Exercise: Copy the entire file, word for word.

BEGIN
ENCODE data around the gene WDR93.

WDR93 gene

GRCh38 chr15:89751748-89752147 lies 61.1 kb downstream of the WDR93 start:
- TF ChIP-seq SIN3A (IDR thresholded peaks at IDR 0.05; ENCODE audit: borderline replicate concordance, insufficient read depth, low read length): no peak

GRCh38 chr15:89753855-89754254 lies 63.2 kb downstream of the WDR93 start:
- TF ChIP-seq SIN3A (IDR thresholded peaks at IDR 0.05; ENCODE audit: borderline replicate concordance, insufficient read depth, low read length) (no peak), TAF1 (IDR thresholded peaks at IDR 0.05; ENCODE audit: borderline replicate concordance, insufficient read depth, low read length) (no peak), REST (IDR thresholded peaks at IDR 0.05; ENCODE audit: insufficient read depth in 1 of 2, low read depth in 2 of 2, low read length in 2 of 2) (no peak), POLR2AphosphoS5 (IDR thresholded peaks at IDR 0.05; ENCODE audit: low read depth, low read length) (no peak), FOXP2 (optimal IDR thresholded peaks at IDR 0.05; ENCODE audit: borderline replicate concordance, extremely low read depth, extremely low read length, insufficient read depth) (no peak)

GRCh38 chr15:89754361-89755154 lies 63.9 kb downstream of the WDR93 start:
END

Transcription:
ENCODE data around the gene WDR93.

WDR93 gene

GRCh38 chr15:89751748-89752147 lies 61.1 kb downstream of the WDR93 start:
- TF ChIP-seq SIN3A (IDR thresholded peaks at IDR 0.05; ENCODE audit: borderline replicate concordance, insufficient read depth, low read length): no peak

GRCh38 chr15:89753855-89754254 lies 63.2 kb downstream of the WDR93 start:
- TF ChIP-seq SIN3A (IDR thresholded peaks at IDR 0.05; ENCODE audit: borderline replicate concordance, insufficient read depth, low read length) (no peak), TAF1 (IDR thresholded peaks at IDR 0.05; ENCODE audit: borderline replicate concordance, insufficient read depth, low read length) (no peak), REST (IDR thresholded peaks at IDR 0.05; ENCODE audit: insufficient read depth in 1 of 2, low read depth in 2 of 2, low read length in 2 of 2) (no peak), POLR2AphosphoS5 (IDR thresholded peaks at IDR 0.05; ENCODE audit: low read depth, low read length) (no peak), FOXP2 (optimal IDR thresholded peaks at IDR 0.05; ENCODE audit: borderline replicate concordance, extremely low read depth, extremely low read length, insufficient read depth) (no peak)

GRCh38 chr15:89754361-89755154 lies 63.9 kb downstream of the WDR93 start: